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“As far as I’m concerned, I was born here, and according to the Constitution that I studied in school, that I had the Bill of Rights that should have backed me up.  And until the very minute I got onto the evacuation train, I says, ‘It can’t be’.  I says, ‘How can they do that to an American citizen?’ ” — Robert Kashiwagi

At 7:55 AM on Sunday, December 7, 1941, hundreds of Japanese warplanes, launched from aircraft carriers far out at sea, attacked the American Pacific fleet anchored at Pearl Harbor, Hawaii. The attack took a terrible toll: eight battleships, including the USS Arizona, three light cruisers, three destroyers and four other naval vessels were either sunk or damaged. One hundred and sixty-four American aircraft were also destroyed. Most hadn’t even gotten off the ground. And 2,403 Americans, servicemen and civilians, were dead. Nothing like this had ever happened to the United States of America before.

Seventeen-year-old Daniel Inouye, the son of a Japanese immigrant, was a senior at William McKinley High School in Honolulu – and a Red Cross volunteer. “All of a sudden, three aircraft flew right overhead. They were pearl gray with red dots on the wing – Japanese,” Inouye said. “I knew what was happening. And I thought my world had just come to an end.”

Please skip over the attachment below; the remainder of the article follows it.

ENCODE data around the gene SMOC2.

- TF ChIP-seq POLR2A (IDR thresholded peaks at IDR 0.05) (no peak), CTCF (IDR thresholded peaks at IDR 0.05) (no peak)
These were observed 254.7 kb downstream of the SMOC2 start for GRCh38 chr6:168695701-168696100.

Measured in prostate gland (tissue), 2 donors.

That day altered the world for all Americans; for tens of thousands of Japanese Americans – particularly those living on the West Coast – life was about to change dramatically.

Rack of San Francisco Examiner newspapers announcing internment
National Archives
Rack of San Francisco Examiner newspapers announcing internment.

On February 19, 1942, just over two months after the attack on Pearl Harbor, President Roosevelt signed Executive Order 9066. Its tone was carefully neutral: It authorized the War Department to designate “military areas” and then exclude anyone from them whom it felt to be a danger. But it had a specific target: the more than 110,000 Japanese Americans living along the West Coast, whom the order would soon force into internment camps. Thousands of German and Italian aliens living in the U.S. would also be locked up, but millions of German and Italian-American citizens would remain free to live their lives as they always had. Only Japanese Americans were singled out. “It took no great effort of imagination to see the hatred of many Americans for the enemy turned on us, who looked so much like him,” observed Inouye.